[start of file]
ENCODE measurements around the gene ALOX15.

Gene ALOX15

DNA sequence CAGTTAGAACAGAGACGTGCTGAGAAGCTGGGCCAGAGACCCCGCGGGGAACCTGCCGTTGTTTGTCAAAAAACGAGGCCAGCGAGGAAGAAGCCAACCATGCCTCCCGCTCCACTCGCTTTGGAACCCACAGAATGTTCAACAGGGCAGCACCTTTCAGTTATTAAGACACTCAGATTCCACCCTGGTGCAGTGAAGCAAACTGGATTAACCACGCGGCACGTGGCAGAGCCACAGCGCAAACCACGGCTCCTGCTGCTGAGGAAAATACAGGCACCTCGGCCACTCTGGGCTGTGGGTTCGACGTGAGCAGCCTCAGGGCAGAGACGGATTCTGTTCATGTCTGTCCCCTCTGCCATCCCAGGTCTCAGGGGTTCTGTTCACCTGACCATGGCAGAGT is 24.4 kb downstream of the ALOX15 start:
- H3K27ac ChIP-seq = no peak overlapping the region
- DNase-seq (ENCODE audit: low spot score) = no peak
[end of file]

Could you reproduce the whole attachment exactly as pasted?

ENCODE measurements around the gene ALOX15.

Gene ALOX15

DNA sequence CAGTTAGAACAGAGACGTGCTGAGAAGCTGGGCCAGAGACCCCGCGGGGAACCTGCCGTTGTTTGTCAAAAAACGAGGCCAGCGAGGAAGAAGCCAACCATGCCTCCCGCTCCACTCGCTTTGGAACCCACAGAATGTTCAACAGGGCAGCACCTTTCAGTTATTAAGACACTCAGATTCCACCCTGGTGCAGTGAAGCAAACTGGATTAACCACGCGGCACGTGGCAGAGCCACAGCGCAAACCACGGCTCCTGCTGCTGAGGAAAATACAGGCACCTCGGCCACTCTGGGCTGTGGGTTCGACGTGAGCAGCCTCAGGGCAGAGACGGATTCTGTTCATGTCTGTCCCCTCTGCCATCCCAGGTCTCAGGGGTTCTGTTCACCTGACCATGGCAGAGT is 24.4 kb downstream of the ALOX15 start:
- H3K27ac ChIP-seq = no peak overlapping the region
- DNase-seq (ENCODE audit: low spot score) = no peak